The problem is that groups who send us their press releases expecting "earned media" just as they do the New York Times get the same "earned media" from us that they do from the New York Times. The difference is that they aren't factoring us into their "paid" media budgets, and like the New York Times, without that, we don't have a sustainable business model to keep offering "earned" media. As groups increasingly depend upon us as the only news outlets covering their issues (which we do without consideration as to whether they advertise with us or not), participating in a sustainable structure is something they need to be thinking about.


And right wingers talk too much? Carrying on, Jane's dynamic business modeling might sound fantastic to the less informed, however she conveniently leaves out one small facet called social media. This is the category which blogs fall into, not paid or earned media.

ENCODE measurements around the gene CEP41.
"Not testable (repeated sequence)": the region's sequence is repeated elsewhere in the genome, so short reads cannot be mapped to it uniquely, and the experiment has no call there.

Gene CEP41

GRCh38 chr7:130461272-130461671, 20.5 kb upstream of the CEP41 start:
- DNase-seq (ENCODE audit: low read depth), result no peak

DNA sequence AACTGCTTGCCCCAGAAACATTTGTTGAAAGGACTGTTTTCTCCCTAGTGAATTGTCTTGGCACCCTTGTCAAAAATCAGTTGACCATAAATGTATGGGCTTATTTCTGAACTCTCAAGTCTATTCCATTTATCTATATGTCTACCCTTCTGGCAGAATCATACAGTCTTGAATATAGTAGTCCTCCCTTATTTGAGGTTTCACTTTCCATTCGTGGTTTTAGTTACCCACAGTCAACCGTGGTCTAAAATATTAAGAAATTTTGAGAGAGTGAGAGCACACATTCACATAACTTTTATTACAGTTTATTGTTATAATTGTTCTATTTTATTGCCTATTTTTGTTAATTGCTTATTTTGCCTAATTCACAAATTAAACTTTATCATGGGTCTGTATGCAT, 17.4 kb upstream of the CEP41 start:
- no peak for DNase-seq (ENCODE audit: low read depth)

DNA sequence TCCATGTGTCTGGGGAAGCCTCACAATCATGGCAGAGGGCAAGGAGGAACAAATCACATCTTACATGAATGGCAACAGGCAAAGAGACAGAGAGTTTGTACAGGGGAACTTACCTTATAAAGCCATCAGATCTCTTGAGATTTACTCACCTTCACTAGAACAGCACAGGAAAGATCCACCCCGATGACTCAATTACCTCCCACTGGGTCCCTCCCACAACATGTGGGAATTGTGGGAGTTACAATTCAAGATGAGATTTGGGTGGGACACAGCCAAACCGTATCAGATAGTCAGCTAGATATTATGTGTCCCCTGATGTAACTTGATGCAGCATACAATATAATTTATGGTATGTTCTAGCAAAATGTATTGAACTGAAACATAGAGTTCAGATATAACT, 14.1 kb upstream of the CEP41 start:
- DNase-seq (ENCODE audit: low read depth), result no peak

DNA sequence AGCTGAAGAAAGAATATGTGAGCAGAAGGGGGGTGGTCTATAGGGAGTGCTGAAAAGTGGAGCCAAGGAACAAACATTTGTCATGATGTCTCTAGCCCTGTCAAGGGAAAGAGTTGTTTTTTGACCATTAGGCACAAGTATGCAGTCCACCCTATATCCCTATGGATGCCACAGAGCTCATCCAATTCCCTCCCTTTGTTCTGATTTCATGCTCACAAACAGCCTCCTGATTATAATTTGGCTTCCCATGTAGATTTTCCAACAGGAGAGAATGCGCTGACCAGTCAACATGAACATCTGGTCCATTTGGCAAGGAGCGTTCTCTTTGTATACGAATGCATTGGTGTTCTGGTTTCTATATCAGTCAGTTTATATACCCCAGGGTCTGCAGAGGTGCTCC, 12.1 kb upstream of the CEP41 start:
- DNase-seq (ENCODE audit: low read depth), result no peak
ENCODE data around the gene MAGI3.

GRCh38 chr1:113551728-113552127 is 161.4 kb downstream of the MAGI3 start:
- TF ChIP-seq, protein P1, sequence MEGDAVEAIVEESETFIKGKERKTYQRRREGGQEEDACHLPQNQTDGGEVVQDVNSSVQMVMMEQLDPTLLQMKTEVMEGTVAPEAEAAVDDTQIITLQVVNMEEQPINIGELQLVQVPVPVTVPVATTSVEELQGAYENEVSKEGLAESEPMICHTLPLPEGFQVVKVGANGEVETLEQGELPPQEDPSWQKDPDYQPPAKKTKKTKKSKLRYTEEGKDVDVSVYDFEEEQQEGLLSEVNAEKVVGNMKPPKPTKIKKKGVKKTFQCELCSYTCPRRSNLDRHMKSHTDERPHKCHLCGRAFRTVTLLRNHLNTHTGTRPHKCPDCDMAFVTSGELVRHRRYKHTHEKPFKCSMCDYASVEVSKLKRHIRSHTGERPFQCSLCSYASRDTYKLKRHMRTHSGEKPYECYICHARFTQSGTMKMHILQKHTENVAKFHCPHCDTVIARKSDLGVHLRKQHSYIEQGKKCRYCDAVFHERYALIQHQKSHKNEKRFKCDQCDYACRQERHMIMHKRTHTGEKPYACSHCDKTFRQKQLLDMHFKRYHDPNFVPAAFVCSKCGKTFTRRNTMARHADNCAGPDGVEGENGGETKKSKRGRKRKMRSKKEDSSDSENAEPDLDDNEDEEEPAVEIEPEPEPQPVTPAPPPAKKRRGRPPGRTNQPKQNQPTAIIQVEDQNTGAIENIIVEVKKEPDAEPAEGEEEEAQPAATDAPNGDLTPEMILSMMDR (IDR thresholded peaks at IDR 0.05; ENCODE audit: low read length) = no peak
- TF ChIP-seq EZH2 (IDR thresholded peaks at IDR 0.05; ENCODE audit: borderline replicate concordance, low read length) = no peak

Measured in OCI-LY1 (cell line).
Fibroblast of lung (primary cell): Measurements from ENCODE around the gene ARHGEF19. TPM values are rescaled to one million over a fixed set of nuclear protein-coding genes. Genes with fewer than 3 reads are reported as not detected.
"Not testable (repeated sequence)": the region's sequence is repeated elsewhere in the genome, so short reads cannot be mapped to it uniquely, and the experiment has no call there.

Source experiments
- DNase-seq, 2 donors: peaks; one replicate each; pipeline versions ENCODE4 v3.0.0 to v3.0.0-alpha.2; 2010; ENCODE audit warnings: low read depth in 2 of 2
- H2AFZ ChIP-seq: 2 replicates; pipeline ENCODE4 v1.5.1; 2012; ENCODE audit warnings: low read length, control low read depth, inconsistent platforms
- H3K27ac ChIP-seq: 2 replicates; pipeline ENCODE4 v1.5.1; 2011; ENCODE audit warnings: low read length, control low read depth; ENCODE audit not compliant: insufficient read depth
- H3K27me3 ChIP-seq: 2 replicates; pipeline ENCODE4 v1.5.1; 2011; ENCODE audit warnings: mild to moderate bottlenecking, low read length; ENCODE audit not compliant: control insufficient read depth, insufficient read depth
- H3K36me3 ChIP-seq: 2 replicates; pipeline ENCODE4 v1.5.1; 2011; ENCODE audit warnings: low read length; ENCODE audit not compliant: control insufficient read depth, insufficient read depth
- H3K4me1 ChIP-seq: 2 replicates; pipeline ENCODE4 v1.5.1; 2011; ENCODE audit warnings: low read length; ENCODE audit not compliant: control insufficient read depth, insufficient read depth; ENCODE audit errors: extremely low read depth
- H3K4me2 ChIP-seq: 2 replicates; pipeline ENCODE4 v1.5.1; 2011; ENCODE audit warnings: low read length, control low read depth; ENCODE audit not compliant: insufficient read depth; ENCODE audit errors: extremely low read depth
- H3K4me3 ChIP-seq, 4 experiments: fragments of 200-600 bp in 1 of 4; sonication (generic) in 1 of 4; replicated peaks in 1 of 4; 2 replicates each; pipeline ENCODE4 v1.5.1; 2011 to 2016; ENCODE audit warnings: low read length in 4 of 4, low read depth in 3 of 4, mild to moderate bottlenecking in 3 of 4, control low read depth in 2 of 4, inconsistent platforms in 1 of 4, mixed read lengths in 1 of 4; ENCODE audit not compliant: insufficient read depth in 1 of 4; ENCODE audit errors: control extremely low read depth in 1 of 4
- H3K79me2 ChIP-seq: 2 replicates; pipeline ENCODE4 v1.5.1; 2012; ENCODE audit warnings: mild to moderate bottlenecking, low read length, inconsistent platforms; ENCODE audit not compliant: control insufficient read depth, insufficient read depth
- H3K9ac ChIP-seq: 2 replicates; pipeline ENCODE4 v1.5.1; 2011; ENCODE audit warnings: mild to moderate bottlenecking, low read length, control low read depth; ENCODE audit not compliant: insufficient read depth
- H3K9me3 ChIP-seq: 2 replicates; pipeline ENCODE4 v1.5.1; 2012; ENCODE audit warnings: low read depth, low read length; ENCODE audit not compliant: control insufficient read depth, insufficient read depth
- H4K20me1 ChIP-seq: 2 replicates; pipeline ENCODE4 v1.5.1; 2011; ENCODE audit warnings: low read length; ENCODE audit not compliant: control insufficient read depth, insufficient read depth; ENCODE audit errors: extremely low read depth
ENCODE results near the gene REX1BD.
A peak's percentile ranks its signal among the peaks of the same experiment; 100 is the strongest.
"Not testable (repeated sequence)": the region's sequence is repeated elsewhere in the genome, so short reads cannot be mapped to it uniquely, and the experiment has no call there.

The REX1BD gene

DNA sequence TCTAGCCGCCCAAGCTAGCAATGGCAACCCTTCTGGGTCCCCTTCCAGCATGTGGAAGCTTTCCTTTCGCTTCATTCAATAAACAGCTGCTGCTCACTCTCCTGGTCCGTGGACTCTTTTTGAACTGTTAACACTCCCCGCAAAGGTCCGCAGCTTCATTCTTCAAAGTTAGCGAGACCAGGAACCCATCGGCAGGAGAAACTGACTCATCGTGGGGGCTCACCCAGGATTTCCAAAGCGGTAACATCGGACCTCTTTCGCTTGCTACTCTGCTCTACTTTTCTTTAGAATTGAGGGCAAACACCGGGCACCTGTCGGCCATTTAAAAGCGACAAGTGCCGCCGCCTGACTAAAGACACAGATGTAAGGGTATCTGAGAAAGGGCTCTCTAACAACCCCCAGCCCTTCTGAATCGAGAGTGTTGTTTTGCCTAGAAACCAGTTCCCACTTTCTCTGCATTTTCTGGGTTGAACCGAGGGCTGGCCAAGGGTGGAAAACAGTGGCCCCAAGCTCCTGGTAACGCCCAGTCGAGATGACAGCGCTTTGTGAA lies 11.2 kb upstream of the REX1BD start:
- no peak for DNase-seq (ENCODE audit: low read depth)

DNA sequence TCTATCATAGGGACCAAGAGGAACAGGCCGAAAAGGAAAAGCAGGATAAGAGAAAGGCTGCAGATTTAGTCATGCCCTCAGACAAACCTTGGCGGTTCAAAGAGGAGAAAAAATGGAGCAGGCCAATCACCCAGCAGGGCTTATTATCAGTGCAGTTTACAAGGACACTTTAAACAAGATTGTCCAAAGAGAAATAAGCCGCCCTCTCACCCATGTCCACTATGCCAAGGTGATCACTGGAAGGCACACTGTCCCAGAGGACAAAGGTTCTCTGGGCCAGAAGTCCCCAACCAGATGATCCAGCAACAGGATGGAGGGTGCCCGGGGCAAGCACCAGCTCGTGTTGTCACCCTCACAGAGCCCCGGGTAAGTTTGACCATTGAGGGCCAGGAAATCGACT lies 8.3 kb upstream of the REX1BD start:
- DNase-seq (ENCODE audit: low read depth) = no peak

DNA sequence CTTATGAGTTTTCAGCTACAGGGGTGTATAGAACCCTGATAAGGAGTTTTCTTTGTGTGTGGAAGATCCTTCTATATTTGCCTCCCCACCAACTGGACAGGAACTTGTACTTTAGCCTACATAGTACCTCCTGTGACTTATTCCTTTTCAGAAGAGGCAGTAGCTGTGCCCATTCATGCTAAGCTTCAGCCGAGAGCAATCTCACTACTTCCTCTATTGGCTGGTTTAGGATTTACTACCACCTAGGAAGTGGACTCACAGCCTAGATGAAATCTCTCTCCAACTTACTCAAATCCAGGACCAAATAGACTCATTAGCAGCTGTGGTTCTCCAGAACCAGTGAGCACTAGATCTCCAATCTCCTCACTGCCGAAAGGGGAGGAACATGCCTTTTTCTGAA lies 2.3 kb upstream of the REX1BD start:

To keep it simple here is the definition from Wikipedia.

Social media is information content created by people using highly accessible and scalable publishing technologies. It is intended to facilitate communications, influence interaction between peers and with public audiences. This is typically done via the Internet and mobile communications networks. The term most often refers to activities that integrate technology, telecommunications and social interaction, and the construction of words, pictures, videos and audio. This interaction, and the manner in which information is presented, depends on the varied perspectives and "building" of shared meaning among communities, as people share their stories and experiences. Businesses also refer to social media as user-generated content (UGC) or consumer-generated media (CGM).


Some examples.

Social media can take many different forms, including Internet forums, weblogs, social blogs, wikis, podcasts, pictures and video.